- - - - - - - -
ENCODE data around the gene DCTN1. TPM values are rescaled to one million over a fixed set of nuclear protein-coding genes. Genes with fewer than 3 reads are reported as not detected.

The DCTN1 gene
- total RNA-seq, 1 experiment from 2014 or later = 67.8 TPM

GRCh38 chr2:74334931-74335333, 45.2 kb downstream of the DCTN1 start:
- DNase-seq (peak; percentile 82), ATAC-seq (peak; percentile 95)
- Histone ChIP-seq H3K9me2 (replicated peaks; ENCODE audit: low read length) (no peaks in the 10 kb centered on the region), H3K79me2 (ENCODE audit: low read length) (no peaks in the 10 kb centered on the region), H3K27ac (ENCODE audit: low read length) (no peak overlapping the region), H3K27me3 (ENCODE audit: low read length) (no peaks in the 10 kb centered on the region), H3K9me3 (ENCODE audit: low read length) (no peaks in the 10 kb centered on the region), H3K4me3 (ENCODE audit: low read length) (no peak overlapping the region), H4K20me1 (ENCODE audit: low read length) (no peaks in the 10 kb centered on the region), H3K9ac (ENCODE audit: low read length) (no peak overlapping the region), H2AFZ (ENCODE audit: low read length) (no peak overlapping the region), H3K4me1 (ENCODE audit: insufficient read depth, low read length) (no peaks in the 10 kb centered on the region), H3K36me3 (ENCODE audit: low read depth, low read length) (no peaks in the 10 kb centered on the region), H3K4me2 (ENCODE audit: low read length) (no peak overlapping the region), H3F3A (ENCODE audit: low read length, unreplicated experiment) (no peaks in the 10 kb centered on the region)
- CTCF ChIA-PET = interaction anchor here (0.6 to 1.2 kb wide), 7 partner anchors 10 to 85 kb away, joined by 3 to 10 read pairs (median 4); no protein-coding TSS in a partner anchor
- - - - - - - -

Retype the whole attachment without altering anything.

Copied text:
ENCODE data around the gene DCTN1. TPM values are rescaled to one million over a fixed set of nuclear protein-coding genes. Genes with fewer than 3 reads are reported as not detected.

The DCTN1 gene
- total RNA-seq, 1 experiment from 2014 or later = 67.8 TPM

GRCh38 chr2:74334931-74335333, 45.2 kb downstream of the DCTN1 start:
- DNase-seq (peak; percentile 82), ATAC-seq (peak; percentile 95)
- Histone ChIP-seq H3K9me2 (replicated peaks; ENCODE audit: low read length) (no peaks in the 10 kb centered on the region), H3K79me2 (ENCODE audit: low read length) (no peaks in the 10 kb centered on the region), H3K27ac (ENCODE audit: low read length) (no peak overlapping the region), H3K27me3 (ENCODE audit: low read length) (no peaks in the 10 kb centered on the region), H3K9me3 (ENCODE audit: low read length) (no peaks in the 10 kb centered on the region), H3K4me3 (ENCODE audit: low read length) (no peak overlapping the region), H4K20me1 (ENCODE audit: low read length) (no peaks in the 10 kb centered on the region), H3K9ac (ENCODE audit: low read length) (no peak overlapping the region), H2AFZ (ENCODE audit: low read length) (no peak overlapping the region), H3K4me1 (ENCODE audit: insufficient read depth, low read length) (no peaks in the 10 kb centered on the region), H3K36me3 (ENCODE audit: low read depth, low read length) (no peaks in the 10 kb centered on the region), H3K4me2 (ENCODE audit: low read length) (no peak overlapping the region), H3F3A (ENCODE audit: low read length, unreplicated experiment) (no peaks in the 10 kb centered on the region)
- CTCF ChIA-PET = interaction anchor here (0.6 to 1.2 kb wide), 7 partner anchors 10 to 85 kb away, joined by 3 to 10 read pairs (median 4); no protein-coding TSS in a partner anchor